Stock markets are booming around globe; U.S. trails
By Joe Bel Bruno
By Joe Bel Bruno
NEW YORK — Across the world's economic capitals, from Shanghai to New York, stock markets are trading at record-high levels as investors scarf up equities with an enthusiasm not seen since the late 1990s.
The run on stocks has been anchored by a streak of takeover deals, thriving corporate earnings and an unprecedented amount of share buybacks — a very different scenario from the frenzied buying of tech stocks a decade ago. Investors also are buying because there's plenty of available capital thanks to relatively low interest rates and inflation levels that remain largely in check.
But there's a twist: The U.S., once the leader in the global stock market, has bowed to catalysts abroad that are sustaining the bull run.
"I definitely think overseas markets have been a big part in pushing the U.S. up, even though everyone likes to think we're the leader in the market," said Todd Leone, managing director of equity trading at Cowen & Co. "They've gone much higher than the Dow and S&P, and the fact that the U.S. lags them might make U.S. stocks look cheap. That's been a help."
The Standard & Poor's 500 reached a new closing high of 1,536.34 yesterday, and the Dow Jones industrials also set another closing record. The two indexes have been thriving so far this year but have failed to reach the double-digit percentage gains in many markets abroad.
In Europe, Germany's benchmark DAX index is up about 20 percent this year, and yesterday reached its highest level since 2000. The benchmark Shanghai composite index has led Asia with a more than 50 percent rise since January, and records have been set in Australia, Singapore, Malaysia, Indonesia and New Zealand in recent weeks.
Some investors are starting to ask whether this global rally is justified. The U.S. economy is slowing by all accounts, the Federal Reserve called inflation "uncomfortably high" in the minutes from its last meeting, and consumers continue to wrestle with soaring gasoline prices and a slumping housing market.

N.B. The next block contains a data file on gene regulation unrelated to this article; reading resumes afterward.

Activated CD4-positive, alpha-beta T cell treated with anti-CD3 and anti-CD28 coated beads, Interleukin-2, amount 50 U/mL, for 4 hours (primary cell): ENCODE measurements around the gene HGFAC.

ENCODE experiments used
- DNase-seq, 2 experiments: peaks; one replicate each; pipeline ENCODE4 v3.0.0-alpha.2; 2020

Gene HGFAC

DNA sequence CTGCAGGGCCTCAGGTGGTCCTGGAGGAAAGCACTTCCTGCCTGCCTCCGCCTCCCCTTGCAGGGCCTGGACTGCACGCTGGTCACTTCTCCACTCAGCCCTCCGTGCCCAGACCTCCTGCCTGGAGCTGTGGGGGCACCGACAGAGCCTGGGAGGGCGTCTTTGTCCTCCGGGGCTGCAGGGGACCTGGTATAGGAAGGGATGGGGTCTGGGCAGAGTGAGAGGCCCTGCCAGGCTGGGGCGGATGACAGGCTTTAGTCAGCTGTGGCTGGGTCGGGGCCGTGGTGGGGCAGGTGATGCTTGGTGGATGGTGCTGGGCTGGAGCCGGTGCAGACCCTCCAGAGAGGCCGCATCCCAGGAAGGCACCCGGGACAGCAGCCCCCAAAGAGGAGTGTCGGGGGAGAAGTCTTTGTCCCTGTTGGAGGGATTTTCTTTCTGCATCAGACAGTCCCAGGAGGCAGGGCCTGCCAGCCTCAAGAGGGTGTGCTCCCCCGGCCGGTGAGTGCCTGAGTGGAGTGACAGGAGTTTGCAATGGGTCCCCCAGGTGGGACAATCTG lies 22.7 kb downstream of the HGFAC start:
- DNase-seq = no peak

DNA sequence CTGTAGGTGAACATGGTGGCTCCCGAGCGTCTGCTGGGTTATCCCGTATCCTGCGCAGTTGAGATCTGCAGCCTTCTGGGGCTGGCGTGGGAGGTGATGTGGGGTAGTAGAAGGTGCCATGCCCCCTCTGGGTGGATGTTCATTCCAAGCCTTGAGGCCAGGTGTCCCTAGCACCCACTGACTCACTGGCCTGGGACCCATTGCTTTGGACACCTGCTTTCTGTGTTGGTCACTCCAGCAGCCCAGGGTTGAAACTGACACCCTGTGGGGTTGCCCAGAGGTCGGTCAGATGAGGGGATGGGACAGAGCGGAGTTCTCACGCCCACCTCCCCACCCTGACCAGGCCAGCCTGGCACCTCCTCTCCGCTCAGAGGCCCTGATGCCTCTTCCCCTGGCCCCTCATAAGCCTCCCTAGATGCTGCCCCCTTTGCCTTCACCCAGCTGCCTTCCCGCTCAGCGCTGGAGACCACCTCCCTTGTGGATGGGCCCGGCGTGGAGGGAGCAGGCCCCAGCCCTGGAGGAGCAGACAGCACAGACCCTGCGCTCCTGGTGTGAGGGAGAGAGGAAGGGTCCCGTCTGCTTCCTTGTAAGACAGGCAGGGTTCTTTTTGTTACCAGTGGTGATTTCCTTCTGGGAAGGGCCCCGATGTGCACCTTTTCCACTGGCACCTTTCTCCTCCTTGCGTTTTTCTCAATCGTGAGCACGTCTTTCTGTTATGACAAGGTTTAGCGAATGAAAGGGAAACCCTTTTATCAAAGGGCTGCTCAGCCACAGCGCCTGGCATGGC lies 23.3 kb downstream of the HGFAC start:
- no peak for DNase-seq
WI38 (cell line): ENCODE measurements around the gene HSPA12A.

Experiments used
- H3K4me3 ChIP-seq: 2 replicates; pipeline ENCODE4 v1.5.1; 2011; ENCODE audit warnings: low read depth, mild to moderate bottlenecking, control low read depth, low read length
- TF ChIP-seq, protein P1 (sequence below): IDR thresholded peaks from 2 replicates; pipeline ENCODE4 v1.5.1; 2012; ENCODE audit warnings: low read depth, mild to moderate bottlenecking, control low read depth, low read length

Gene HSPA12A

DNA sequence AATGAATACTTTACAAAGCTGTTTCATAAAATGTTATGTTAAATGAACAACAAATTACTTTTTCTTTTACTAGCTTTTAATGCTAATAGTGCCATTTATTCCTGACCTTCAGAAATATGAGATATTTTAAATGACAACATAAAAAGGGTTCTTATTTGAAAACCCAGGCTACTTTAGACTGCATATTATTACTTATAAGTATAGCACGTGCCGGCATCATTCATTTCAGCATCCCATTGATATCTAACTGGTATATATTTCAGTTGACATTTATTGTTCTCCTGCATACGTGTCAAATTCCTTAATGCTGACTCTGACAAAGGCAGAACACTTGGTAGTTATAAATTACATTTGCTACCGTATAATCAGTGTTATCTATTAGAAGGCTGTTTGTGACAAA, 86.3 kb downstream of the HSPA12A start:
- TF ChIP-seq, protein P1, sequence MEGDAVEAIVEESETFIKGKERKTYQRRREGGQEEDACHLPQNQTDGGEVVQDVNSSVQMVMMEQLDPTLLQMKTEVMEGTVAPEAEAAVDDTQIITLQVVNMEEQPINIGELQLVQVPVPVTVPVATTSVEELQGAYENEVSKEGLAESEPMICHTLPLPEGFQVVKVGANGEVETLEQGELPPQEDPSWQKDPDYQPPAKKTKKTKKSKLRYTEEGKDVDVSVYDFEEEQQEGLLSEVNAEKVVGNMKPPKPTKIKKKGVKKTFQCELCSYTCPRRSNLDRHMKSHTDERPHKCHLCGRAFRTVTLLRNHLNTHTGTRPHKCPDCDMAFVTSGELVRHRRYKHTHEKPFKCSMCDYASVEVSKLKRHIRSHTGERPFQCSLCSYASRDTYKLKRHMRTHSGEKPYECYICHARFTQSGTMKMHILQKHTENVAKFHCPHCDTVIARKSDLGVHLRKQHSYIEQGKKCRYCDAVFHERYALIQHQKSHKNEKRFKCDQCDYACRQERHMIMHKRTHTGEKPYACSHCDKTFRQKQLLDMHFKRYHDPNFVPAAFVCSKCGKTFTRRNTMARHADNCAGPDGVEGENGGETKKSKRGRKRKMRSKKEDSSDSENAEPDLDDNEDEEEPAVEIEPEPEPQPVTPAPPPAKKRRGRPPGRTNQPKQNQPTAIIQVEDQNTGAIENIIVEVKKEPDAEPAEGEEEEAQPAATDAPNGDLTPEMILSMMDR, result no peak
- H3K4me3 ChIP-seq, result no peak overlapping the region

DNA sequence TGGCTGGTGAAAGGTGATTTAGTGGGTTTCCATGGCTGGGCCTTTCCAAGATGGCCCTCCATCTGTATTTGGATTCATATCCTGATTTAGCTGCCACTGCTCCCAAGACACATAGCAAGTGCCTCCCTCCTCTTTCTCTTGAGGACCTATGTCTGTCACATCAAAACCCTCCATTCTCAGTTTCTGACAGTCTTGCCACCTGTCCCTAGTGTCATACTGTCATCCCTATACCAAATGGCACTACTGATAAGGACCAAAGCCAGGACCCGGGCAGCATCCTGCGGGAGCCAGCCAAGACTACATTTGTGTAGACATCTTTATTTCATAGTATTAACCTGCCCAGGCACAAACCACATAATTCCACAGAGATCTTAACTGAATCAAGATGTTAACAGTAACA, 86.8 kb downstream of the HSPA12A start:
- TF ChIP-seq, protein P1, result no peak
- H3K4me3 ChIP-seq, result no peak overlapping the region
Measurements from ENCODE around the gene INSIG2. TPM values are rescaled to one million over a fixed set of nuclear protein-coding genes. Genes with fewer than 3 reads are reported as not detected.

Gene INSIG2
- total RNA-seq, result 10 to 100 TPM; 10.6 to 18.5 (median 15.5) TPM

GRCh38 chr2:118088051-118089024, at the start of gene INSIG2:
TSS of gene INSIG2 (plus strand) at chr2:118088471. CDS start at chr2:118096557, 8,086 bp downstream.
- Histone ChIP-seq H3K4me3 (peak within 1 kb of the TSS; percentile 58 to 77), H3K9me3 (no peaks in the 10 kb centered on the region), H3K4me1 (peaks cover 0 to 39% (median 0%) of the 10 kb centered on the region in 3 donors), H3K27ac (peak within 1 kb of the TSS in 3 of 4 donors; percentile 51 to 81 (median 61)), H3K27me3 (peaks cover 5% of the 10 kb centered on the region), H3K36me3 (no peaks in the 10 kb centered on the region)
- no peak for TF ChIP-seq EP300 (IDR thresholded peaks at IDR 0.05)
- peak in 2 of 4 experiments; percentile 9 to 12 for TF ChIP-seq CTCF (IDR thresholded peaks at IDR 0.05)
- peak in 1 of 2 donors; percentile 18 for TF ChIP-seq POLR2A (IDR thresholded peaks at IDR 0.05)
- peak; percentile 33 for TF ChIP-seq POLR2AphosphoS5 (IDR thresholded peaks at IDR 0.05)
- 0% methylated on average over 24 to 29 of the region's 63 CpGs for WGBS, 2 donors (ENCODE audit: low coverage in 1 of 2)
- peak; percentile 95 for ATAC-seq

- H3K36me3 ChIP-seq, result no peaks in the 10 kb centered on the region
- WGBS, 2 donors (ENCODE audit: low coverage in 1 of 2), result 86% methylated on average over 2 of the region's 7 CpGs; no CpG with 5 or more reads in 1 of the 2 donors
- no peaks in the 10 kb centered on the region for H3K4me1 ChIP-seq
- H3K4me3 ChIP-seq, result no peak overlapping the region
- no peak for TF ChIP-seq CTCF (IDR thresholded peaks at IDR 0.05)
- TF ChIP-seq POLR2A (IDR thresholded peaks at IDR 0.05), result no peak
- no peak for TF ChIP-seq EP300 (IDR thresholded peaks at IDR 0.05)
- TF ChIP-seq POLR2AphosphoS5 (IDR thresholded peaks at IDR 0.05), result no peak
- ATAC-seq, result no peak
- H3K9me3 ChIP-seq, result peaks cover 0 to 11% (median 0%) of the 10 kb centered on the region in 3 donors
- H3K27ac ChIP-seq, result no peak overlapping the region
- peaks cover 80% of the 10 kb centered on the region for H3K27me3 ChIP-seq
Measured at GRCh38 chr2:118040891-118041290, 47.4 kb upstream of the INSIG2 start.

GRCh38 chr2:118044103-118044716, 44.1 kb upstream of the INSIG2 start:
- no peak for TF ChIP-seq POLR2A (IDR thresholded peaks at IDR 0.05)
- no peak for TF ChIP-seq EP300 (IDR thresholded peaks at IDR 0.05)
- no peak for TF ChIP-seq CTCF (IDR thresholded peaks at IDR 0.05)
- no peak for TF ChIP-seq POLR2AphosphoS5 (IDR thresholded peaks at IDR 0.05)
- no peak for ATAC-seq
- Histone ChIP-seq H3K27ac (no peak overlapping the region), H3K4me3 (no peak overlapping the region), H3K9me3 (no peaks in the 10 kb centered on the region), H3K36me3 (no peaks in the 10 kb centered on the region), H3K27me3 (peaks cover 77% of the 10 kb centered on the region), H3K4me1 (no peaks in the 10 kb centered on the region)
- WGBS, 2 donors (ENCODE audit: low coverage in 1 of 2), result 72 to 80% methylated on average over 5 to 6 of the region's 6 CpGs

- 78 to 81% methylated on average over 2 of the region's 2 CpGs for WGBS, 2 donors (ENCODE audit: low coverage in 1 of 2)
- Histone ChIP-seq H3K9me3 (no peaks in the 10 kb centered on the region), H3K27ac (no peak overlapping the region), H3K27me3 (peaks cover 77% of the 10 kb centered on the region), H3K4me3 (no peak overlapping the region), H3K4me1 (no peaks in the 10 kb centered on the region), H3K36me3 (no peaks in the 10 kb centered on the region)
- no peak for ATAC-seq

And China's stock markets — which former Fed Chairman Alan Greenspan warned could experience a significant pullback — risk becoming an albatross for global investors. Since its markets have ballooned this year, a sharp decline of that nation's two biggest stock markets on Feb. 27 sent shares sliding in Europe, Asia and North America as well.
In the U.S., investors have been able to overlook most of these problems, and for the most part shrug off rumors of a collapse of the subprime mortgage industry.
Credit is also abundant — and has helped fund this acquisition spree — thanks to low interest rates and a global liquidity boom.
Markets abroad are also looking more attractive because the number of shares available in the U.S., while still massive, has been shrinking due to the mergers and acquisitions activity and to an increasing number of stock buybacks.
Last year, S&P 500 companies spent $432 billion on buybacks, more than triple the levels seen at the start of the decade. And there was an estimated $110 billion in the first three months of 2007, the sixth consecutive quarter that buybacks topped $100 billion, S&P data show.
Many observers say these trends show little signs of abating, but all acknowledge that booms don't last forever. There is a widely held belief on Wall Street that — even with all these elements in play — the only way for stocks to keep chugging along is that a modest correction must come so the market can let off steam.
But, how will investors know when this is about to happen? Beware of an overly optimistic mood.
"The party ends when the nervousness goes away," Goldman said. "The worst time to buy stocks is when investors are very comfortable buying them, and right now there is a degree of nervousness and caution."